Johnson was born December 29, 1808, in a one-story log cottage on the grounds of Casso’s inn in Raleigh, North Carolina. His father was Jacob Johnson (1778-1812) and his mother was Mary “Polly” McDonough Johnson (1783-1856). He had one brother-William Johnson, a carpenter, settled in Texas, where he opposed Secession. 

Andrew married Eliza McCardle when he was 18 and she was 16 years of age, on May 17, 1827, at the home of the bride’s mother in Greenville, Tennessee. They had Three Sons and Two Daughters, all born in Greenville, Tennessee-Martha Johnson (1828-1891), Charles Johnson (1830-1863), Mary Johnson (1832-1883), Robert Johnson (1834-1869) and Andrew Johnson Jr. (1852-1879). 

Andrew Johnson did not attend a single day of school. Johnson taught himself to read. He served in the military when appointed by president Abraham Lincoln Military Governor of Tennessee on March 4, 1862 and served until 1865. Johnson served in other public positions-Alderman of Greenville, TN (1828-1830); Mayor of Greenville, (1830-1833), Tennessee State Senator (1841-1843), U.S. Representative (1843-1853), Governor of Tennessee (1853-1857), U.S. Senator (1857-1862), Military Governor of Tennessee (1862-1864) and Vice-president (march to April 1865).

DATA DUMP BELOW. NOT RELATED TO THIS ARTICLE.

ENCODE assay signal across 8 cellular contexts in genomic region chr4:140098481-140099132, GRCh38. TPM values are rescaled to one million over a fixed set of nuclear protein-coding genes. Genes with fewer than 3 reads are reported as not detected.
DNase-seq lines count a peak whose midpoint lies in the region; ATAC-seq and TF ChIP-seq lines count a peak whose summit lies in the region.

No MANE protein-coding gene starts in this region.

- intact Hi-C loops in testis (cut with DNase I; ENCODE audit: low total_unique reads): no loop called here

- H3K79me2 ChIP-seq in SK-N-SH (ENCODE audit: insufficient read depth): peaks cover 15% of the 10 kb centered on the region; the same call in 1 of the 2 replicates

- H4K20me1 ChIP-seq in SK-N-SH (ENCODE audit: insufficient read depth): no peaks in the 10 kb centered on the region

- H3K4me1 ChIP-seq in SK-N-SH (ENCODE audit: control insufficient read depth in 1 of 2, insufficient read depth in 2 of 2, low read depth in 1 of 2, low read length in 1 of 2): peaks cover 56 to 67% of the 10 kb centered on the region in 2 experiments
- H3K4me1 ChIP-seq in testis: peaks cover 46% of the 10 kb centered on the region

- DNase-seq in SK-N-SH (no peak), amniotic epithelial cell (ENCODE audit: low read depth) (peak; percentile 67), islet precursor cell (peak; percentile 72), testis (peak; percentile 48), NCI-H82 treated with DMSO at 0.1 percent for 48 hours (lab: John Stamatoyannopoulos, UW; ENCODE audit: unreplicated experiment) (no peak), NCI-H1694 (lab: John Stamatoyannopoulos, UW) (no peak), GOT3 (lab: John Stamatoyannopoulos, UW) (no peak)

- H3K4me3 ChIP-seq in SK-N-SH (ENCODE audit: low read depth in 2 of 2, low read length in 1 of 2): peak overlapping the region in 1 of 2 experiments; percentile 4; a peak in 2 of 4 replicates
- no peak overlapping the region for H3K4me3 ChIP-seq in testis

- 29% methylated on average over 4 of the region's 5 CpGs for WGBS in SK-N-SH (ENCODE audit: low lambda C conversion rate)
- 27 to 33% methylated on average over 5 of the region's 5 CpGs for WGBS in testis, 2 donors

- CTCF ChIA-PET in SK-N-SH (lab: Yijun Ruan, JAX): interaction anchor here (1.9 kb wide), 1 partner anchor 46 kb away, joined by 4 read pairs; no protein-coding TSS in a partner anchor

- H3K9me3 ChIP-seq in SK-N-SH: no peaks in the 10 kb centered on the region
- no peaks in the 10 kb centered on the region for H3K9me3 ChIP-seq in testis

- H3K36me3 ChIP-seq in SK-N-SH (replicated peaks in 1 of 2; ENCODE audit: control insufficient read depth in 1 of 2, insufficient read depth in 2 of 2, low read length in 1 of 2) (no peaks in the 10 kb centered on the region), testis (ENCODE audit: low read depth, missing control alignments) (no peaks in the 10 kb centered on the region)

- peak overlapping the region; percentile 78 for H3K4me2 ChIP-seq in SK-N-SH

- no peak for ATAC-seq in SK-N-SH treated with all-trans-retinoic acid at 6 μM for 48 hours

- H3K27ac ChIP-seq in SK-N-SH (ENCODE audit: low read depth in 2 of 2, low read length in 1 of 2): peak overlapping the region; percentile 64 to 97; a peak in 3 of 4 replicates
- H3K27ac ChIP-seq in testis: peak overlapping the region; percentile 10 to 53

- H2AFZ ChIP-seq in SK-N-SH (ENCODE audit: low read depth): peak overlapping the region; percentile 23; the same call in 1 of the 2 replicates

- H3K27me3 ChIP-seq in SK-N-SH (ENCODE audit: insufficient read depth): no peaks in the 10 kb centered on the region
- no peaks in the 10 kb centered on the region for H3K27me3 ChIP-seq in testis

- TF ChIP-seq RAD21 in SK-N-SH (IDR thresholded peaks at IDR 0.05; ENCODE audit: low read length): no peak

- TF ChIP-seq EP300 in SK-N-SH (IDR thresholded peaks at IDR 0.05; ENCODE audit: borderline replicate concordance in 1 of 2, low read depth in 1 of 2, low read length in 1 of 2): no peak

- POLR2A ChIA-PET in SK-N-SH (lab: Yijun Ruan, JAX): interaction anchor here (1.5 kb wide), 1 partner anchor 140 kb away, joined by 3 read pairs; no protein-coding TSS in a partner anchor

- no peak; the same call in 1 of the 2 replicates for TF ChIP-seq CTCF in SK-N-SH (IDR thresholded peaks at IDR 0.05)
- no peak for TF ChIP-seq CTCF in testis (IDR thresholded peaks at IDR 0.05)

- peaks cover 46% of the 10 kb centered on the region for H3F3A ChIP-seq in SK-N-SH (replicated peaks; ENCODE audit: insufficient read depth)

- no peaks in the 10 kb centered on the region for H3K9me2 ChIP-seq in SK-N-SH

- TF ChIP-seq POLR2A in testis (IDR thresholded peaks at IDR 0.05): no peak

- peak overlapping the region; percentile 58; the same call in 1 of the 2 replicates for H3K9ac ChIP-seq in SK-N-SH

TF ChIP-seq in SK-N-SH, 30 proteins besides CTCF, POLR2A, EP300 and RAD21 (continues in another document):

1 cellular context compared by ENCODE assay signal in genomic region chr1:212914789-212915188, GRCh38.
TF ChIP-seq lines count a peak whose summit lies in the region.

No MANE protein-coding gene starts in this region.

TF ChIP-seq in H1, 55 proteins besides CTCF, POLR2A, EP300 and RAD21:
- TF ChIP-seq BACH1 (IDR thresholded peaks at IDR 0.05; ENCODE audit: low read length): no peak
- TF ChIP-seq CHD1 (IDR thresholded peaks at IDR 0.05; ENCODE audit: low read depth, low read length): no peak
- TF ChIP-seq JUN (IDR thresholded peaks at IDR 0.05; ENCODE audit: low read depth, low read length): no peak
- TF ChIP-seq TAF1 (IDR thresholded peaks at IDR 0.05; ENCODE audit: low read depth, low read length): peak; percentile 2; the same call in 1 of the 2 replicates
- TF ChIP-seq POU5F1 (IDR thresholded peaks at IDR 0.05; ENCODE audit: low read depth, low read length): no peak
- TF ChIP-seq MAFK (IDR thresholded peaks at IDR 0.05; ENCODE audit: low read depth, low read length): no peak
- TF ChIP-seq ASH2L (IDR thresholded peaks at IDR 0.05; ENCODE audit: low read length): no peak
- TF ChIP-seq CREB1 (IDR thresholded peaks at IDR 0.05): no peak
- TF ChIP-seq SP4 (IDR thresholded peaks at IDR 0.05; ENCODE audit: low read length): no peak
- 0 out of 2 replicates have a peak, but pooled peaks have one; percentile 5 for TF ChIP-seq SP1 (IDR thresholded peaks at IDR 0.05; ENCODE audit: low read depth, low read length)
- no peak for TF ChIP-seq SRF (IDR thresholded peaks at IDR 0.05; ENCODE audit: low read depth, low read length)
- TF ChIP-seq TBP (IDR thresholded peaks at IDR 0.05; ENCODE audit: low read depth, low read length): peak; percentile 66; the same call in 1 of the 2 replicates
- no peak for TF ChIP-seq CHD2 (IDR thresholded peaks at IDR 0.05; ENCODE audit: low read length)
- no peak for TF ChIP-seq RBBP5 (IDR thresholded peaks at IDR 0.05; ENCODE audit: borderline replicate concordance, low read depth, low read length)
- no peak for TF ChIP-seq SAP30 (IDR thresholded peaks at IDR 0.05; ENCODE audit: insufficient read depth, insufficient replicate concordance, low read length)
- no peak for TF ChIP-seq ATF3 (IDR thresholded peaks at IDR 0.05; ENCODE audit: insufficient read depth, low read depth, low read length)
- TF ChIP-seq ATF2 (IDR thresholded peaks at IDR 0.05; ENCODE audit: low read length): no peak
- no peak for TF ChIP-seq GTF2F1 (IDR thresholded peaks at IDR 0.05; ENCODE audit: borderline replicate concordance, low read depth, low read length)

Since he was the Vice-president, Johnson succeeded Abraham Lincoln to the presidency after his assassination. He served as a president until the end of the period (March 3, 1869). During his presidency, The United States bought Alaska from Russia (1867) for 7.2 Million. Residents were granted three years in which to decide whether to remain in Alaska as Americans or Move to Russia to retain their citizenship 

Johnson died July 31, 1875. Andrew was a victim of the Cholera epidemic of 1873 for which he never recovered. On July 28, 1875, while talking to his granddaughter at his daughter Mary Brown hose, he suffered a stroke. He regained consciousness; he ordered that no doctor or minister be called. The next day he suffered a second stroke and two days later he died.

Back to Presidents

Useful links: citizenship Test, The constitution, US President, Bill of Rights


web counter